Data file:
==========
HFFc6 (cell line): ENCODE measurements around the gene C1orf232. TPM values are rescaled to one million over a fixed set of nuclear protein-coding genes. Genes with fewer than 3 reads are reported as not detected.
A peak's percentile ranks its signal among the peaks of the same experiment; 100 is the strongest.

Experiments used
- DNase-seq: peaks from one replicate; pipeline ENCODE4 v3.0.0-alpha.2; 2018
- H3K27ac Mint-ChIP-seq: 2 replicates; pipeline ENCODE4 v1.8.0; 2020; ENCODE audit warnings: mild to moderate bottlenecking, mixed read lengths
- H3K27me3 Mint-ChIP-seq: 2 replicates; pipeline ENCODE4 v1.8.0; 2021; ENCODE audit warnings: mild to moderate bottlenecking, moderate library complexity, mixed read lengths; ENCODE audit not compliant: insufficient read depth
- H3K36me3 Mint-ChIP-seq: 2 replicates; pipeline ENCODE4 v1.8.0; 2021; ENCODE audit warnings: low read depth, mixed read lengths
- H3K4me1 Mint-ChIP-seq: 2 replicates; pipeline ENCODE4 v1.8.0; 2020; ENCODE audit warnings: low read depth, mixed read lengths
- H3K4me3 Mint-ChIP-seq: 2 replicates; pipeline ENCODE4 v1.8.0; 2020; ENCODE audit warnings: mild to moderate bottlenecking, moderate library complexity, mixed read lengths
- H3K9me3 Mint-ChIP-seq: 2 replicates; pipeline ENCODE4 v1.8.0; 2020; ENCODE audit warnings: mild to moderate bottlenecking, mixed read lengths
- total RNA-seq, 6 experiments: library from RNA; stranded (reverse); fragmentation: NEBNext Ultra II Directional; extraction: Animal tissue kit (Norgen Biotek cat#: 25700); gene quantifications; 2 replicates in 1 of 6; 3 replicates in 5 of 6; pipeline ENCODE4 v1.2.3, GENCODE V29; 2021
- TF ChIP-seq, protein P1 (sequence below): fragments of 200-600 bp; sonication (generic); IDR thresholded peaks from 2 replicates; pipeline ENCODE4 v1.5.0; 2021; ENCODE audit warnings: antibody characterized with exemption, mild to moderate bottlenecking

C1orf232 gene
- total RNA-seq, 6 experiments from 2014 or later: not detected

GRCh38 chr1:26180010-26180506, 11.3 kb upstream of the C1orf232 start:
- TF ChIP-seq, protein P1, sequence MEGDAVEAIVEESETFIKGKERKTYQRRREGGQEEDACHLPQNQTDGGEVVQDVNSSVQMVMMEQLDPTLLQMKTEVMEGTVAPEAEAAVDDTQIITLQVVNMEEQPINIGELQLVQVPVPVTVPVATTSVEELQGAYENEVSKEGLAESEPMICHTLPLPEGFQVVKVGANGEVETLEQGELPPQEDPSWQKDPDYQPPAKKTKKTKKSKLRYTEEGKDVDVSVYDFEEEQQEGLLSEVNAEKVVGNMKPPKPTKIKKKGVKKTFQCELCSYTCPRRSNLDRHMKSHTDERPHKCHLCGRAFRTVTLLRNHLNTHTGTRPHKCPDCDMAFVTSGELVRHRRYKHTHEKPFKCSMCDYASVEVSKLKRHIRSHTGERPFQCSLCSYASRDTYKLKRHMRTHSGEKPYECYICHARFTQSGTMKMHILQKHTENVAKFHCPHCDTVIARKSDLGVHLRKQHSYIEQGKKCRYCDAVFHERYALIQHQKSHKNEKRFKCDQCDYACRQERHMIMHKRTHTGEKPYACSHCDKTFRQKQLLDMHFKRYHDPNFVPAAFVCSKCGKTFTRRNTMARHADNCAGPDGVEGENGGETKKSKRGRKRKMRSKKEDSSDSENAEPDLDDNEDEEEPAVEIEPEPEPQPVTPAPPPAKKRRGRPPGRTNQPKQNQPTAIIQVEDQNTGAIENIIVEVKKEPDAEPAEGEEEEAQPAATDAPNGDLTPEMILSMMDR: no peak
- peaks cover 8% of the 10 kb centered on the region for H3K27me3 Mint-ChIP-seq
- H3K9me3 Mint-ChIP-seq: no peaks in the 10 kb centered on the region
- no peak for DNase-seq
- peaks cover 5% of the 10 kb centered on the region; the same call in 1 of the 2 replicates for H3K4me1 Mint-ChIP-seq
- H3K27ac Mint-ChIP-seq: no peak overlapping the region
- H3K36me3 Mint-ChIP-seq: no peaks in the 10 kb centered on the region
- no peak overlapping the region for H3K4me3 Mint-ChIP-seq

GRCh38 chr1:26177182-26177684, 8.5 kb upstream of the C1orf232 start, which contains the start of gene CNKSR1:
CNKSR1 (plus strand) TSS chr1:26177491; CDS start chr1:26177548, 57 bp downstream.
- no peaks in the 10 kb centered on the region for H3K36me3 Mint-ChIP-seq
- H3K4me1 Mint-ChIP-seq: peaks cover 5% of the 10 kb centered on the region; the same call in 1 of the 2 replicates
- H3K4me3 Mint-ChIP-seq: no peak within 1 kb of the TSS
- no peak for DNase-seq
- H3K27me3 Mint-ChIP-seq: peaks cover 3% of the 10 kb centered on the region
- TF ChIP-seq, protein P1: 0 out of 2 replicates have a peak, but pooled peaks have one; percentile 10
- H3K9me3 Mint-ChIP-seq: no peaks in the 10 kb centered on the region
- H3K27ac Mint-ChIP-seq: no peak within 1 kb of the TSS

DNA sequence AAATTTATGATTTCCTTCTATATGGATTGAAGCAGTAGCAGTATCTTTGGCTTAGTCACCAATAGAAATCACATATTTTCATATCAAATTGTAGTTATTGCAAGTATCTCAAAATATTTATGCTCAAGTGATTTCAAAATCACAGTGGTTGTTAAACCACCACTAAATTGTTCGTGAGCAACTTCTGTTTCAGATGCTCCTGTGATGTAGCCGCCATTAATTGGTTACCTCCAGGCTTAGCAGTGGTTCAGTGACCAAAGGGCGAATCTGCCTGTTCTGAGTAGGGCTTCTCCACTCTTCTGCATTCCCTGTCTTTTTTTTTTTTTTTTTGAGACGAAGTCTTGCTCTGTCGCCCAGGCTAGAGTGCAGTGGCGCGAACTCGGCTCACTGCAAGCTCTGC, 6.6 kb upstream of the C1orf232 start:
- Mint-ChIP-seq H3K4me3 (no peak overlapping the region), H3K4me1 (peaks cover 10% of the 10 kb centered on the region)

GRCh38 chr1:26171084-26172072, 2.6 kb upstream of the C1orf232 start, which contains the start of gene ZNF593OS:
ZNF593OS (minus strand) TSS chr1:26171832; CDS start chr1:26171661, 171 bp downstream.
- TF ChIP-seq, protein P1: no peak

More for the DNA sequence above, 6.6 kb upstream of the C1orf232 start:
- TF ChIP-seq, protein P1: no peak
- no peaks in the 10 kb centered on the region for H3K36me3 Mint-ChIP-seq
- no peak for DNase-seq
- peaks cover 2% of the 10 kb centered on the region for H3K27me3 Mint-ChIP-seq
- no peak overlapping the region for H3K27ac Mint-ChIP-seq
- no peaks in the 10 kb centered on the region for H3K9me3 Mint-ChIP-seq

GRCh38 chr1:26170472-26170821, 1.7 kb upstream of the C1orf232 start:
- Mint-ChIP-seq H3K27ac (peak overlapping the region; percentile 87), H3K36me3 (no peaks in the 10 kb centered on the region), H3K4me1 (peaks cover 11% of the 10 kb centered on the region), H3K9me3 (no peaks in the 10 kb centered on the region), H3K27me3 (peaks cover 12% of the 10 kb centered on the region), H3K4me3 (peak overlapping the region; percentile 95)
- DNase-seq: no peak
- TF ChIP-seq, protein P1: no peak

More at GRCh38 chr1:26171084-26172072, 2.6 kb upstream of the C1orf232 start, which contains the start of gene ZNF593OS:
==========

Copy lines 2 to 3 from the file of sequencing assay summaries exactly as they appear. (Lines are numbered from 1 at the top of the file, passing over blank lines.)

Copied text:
A peak's percentile ranks its signal among the peaks of the same experiment; 100 is the strongest.

Experiments used